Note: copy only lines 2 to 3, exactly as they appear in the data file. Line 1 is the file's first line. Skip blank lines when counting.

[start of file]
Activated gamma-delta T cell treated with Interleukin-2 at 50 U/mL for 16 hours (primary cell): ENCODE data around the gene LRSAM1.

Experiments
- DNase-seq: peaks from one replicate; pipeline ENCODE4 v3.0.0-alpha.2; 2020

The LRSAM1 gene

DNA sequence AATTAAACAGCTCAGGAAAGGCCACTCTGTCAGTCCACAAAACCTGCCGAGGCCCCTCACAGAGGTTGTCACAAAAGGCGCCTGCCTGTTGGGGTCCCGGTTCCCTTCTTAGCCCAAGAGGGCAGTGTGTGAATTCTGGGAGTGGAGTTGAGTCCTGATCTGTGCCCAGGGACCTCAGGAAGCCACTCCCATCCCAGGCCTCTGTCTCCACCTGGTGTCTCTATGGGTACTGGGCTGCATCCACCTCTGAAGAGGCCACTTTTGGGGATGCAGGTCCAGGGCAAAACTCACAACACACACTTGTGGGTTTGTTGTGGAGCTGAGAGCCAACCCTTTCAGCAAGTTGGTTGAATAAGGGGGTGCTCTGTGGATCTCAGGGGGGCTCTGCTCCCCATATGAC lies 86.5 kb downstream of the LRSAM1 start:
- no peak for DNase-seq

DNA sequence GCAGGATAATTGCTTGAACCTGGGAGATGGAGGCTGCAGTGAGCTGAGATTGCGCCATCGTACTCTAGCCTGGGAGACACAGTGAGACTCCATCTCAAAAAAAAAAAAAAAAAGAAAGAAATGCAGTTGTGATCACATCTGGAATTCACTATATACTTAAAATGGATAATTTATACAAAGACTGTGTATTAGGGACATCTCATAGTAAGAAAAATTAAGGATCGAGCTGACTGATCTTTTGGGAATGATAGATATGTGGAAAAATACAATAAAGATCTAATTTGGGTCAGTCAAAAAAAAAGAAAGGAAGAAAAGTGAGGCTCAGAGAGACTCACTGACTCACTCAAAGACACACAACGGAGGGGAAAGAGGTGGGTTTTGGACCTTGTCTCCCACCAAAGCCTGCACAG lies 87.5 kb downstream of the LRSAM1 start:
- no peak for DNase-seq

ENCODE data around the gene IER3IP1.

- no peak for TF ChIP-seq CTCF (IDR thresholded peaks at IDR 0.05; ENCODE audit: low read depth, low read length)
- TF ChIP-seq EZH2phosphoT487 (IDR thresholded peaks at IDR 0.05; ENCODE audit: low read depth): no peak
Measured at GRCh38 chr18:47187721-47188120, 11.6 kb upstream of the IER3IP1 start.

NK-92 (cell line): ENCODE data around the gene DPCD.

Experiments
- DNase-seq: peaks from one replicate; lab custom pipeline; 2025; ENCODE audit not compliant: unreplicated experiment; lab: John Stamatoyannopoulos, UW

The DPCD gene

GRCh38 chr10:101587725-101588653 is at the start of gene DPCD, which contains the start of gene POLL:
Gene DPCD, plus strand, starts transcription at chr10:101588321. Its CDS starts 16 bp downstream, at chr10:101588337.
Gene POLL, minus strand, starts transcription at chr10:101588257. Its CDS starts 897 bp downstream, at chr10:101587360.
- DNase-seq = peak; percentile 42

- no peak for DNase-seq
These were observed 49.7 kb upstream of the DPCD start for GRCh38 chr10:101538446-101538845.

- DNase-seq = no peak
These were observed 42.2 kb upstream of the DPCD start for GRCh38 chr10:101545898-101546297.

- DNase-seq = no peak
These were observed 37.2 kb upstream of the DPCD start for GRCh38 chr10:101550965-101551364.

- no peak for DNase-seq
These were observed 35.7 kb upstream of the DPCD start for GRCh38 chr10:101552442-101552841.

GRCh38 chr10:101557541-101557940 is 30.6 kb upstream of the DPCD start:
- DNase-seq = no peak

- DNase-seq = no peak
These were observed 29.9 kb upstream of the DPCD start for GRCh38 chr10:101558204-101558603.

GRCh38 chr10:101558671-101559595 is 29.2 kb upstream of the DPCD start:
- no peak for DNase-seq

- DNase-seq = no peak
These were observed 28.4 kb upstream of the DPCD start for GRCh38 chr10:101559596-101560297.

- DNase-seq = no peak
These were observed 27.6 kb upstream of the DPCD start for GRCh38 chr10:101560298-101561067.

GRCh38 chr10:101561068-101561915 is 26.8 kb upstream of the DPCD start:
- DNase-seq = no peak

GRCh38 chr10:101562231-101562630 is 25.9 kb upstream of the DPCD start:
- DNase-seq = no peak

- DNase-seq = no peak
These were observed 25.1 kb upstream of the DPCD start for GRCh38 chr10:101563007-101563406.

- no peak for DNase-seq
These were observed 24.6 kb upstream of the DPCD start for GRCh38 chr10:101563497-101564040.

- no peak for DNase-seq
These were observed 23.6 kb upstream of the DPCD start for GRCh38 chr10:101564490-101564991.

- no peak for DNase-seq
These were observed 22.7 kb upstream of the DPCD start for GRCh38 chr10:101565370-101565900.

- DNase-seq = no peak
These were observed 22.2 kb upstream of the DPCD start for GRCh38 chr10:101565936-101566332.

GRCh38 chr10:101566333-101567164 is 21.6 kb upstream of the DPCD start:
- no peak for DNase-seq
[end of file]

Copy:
Experiments
- DNase-seq: peaks from one replicate; pipeline ENCODE4 v3.0.0-alpha.2; 2020